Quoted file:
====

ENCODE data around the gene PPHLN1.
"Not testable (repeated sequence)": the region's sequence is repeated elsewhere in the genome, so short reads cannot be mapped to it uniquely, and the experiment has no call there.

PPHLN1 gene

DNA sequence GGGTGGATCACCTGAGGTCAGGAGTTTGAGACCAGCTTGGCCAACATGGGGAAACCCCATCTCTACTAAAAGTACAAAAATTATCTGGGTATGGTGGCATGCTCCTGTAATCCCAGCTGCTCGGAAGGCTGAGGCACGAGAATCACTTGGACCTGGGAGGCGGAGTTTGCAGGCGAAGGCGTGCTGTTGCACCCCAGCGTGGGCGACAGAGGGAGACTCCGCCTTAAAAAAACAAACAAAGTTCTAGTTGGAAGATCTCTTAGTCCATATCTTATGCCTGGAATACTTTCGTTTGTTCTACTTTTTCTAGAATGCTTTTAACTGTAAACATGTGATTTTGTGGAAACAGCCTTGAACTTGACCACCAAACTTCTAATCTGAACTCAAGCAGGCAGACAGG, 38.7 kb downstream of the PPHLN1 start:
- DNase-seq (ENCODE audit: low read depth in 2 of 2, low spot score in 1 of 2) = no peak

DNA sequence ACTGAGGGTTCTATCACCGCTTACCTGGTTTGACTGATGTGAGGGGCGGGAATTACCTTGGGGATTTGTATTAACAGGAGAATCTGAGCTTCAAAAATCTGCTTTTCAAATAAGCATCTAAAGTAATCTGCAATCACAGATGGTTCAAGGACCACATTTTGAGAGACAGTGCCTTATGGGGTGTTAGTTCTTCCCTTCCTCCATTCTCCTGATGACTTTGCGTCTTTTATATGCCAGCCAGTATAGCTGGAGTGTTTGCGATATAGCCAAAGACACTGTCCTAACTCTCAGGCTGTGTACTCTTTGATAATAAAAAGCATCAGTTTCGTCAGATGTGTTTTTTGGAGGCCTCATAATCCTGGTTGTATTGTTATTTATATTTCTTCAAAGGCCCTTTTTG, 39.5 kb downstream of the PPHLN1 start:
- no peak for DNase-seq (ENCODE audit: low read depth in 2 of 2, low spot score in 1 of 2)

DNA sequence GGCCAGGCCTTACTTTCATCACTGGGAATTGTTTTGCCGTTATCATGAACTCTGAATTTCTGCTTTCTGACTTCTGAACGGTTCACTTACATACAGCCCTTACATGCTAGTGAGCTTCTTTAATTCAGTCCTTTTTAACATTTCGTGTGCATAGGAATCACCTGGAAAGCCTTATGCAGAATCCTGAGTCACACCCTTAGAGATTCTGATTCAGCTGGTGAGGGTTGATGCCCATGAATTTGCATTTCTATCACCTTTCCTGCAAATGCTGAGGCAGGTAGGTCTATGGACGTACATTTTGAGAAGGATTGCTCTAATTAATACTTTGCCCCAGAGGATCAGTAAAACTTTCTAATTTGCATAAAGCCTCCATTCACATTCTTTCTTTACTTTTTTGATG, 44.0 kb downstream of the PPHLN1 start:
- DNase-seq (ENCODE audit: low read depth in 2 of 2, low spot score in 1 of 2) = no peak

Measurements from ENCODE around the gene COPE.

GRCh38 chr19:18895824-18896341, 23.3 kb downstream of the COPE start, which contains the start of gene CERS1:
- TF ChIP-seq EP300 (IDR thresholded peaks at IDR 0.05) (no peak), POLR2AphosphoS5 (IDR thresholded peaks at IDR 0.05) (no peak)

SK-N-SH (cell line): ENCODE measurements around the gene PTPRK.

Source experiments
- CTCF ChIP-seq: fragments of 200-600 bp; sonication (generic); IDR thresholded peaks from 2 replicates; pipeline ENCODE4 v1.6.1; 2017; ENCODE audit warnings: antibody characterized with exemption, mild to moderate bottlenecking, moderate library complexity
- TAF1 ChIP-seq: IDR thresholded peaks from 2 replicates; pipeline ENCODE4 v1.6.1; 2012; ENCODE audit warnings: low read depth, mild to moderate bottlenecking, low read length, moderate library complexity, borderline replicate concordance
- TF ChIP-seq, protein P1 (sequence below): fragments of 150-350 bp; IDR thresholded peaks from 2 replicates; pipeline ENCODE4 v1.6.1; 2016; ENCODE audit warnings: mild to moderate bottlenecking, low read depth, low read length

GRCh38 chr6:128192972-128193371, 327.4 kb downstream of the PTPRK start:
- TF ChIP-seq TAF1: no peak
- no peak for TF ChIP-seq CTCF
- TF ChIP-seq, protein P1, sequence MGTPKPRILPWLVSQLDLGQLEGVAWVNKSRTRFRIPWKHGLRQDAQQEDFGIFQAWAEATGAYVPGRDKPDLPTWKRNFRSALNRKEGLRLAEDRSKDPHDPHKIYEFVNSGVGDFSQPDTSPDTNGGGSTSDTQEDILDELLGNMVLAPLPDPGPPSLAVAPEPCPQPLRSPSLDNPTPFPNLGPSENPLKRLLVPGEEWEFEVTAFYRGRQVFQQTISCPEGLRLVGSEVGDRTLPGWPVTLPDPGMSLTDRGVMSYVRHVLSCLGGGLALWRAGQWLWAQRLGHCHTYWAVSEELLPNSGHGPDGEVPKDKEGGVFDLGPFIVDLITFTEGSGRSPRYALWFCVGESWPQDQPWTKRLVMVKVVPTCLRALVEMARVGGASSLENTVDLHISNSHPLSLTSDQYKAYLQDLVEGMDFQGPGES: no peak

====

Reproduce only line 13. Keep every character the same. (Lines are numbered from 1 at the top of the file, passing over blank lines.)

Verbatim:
SK-N-SH (cell line): ENCODE measurements around the gene PTPRK.